• “Financial Statements and Projections” – More often than not an investor would skip right to this section, because it is here where they will see whether this business is viable. In short, you need to show the investor how your gym will make a profit, but more importantly how you intend to pay them back the money they gave you to start a gym. In order to do this you need to work out your Start-up Costs vs Income vs Expenses:
    • Start-Up Costs – By this stage you should know exactly how big your gym is and how much gym equipment you need, and it is only at this stage that you should approach a company like Matrix Fitness with a list of equipment to get an accurate quote. You would do the same with other companies to get accurate costings on furniture, building costs (if you are building), flooring etc.
    • Expenses – What are the day-to-day running costs of your gym?  Staff salaries, water & lights, maintenance, loan repayments, bond repayments, equipment rental etc.
    • Income –  How much money will your gym bring in each month? How many members you will get? What should their membership fees be?

Now, double your estimated expenses and cut your estimated income in half for the first six months, because this is most likely what’s going to happen when you start a gym. If you can still succeed in this scenario, then you’ve got a chance.

Step 3 – Funding Your Gym

So you have done your research, and you have your professional business plan in your trembling hands – now you need to look for funding. This can be daunting but there are many websites in South Africa that offer funding for young entrepreneurs. Opening up a decent sized gym will cost a decent chunk of money (anything from R5m – R20m), but if you have done your research correctly and really identified a need in a community or area then investors would be willing to fund the project. As you can see, the research that you conducted is really what will make or break your venture – if it’s thorough and accurate then you have a chance, if its sloppy and brief then you should go back to the drawing board.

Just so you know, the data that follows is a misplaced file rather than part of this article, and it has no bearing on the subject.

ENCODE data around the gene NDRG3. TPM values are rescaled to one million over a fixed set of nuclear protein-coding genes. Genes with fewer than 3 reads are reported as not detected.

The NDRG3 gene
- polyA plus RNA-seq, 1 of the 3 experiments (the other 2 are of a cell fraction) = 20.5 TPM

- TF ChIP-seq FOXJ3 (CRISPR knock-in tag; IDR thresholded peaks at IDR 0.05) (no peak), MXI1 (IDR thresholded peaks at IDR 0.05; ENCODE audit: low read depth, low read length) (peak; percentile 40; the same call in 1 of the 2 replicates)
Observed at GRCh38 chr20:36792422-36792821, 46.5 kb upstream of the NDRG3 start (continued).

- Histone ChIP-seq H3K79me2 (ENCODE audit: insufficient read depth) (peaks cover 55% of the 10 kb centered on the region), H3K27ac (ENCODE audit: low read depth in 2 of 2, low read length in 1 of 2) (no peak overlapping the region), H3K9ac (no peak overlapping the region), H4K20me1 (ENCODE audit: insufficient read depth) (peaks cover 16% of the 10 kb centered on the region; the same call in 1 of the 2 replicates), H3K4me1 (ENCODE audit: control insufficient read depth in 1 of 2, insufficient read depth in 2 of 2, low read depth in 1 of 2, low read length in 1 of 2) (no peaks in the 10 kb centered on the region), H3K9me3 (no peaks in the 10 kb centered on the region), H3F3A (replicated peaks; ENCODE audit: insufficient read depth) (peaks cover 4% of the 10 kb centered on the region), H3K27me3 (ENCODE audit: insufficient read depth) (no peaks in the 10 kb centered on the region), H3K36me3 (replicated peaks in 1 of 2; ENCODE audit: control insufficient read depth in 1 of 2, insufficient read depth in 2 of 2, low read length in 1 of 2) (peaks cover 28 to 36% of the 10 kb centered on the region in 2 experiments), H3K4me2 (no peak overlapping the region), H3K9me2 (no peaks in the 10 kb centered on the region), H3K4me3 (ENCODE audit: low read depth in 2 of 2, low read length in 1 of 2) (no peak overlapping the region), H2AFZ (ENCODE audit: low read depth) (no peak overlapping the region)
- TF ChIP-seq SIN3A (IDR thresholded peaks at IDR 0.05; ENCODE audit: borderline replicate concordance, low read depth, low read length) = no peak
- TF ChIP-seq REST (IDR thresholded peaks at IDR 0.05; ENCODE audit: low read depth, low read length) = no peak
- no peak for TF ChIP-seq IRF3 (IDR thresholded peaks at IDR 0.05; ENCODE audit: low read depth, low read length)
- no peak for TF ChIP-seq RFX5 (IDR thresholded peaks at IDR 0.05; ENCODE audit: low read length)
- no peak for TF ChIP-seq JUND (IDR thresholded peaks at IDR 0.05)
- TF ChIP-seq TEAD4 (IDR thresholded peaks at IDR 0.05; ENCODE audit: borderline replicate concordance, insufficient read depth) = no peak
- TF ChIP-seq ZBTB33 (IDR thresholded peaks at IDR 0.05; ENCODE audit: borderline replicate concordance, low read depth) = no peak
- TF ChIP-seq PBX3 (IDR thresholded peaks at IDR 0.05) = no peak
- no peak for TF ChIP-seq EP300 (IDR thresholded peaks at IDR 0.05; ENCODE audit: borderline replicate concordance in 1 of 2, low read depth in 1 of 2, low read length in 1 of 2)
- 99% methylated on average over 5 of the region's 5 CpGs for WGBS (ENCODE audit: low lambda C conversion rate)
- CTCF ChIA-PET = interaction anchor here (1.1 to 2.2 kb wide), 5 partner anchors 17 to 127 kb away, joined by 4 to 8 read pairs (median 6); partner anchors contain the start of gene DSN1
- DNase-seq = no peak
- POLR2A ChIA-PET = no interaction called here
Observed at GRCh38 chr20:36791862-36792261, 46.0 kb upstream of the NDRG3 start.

Step 4 – Implementation

Everything up to now has been theory! You have estimated your start-up costs, expenses, income and member numbers – now you need to put it all into action. By now your investor has most likely provided you with the start-up capital which is at your disposal, ready to be used. As we mentioned earlier, the only REAL way to see whether a business is successful or not is to start it! Yes there will be hurdles in the way, and unforeseen challenges to really test you – but being able to overcome those challenges is what being an entrepreneur is all about. There is no reward without risk. Good luck!